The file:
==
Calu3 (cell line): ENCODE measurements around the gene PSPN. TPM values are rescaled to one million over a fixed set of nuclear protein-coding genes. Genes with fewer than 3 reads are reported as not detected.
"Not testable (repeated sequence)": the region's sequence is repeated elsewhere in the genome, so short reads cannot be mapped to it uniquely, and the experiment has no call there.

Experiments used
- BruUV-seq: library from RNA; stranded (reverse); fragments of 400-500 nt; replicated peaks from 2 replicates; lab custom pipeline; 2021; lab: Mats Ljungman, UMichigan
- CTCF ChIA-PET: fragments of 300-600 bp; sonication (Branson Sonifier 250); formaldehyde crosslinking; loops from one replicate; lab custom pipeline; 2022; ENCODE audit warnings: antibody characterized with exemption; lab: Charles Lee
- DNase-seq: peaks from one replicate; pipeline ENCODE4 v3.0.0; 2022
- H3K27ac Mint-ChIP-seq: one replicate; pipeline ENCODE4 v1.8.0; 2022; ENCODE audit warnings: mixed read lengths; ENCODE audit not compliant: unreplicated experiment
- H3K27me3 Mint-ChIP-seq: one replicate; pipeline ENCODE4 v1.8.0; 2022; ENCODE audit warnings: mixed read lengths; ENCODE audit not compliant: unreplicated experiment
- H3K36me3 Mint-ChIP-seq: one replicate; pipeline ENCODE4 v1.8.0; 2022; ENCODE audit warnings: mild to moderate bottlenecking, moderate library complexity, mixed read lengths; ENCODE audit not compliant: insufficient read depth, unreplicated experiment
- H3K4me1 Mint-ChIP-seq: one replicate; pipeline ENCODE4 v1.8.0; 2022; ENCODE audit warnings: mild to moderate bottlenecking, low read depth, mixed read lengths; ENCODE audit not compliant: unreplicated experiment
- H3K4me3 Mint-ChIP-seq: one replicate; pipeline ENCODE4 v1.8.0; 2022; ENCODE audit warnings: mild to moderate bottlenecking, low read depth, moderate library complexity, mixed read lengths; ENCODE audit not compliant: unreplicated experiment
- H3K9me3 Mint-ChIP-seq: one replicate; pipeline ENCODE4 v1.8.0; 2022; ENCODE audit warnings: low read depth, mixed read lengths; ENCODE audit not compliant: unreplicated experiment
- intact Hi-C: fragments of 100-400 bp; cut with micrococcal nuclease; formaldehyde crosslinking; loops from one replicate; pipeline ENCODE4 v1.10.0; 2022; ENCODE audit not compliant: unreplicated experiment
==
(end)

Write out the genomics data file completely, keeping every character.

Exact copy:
Calu3 (cell line): ENCODE measurements around the gene PSPN. TPM values are rescaled to one million over a fixed set of nuclear protein-coding genes. Genes with fewer than 3 reads are reported as not detected.
"Not testable (repeated sequence)": the region's sequence is repeated elsewhere in the genome, so short reads cannot be mapped to it uniquely, and the experiment has no call there.

Experiments used
- BruUV-seq: library from RNA; stranded (reverse); fragments of 400-500 nt; replicated peaks from 2 replicates; lab custom pipeline; 2021; lab: Mats Ljungman, UMichigan
- CTCF ChIA-PET: fragments of 300-600 bp; sonication (Branson Sonifier 250); formaldehyde crosslinking; loops from one replicate; lab custom pipeline; 2022; ENCODE audit warnings: antibody characterized with exemption; lab: Charles Lee
- DNase-seq: peaks from one replicate; pipeline ENCODE4 v3.0.0; 2022
- H3K27ac Mint-ChIP-seq: one replicate; pipeline ENCODE4 v1.8.0; 2022; ENCODE audit warnings: mixed read lengths; ENCODE audit not compliant: unreplicated experiment
- H3K27me3 Mint-ChIP-seq: one replicate; pipeline ENCODE4 v1.8.0; 2022; ENCODE audit warnings: mixed read lengths; ENCODE audit not compliant: unreplicated experiment
- H3K36me3 Mint-ChIP-seq: one replicate; pipeline ENCODE4 v1.8.0; 2022; ENCODE audit warnings: mild to moderate bottlenecking, moderate library complexity, mixed read lengths; ENCODE audit not compliant: insufficient read depth, unreplicated experiment
- H3K4me1 Mint-ChIP-seq: one replicate; pipeline ENCODE4 v1.8.0; 2022; ENCODE audit warnings: mild to moderate bottlenecking, low read depth, mixed read lengths; ENCODE audit not compliant: unreplicated experiment
- H3K4me3 Mint-ChIP-seq: one replicate; pipeline ENCODE4 v1.8.0; 2022; ENCODE audit warnings: mild to moderate bottlenecking, low read depth, moderate library complexity, mixed read lengths; ENCODE audit not compliant: unreplicated experiment
- H3K9me3 Mint-ChIP-seq: one replicate; pipeline ENCODE4 v1.8.0; 2022; ENCODE audit warnings: low read depth, mixed read lengths; ENCODE audit not compliant: unreplicated experiment
- intact Hi-C: fragments of 100-400 bp; cut with micrococcal nuclease; formaldehyde crosslinking; loops from one replicate; pipeline ENCODE4 v1.10.0; 2022; ENCODE audit not compliant: unreplicated experiment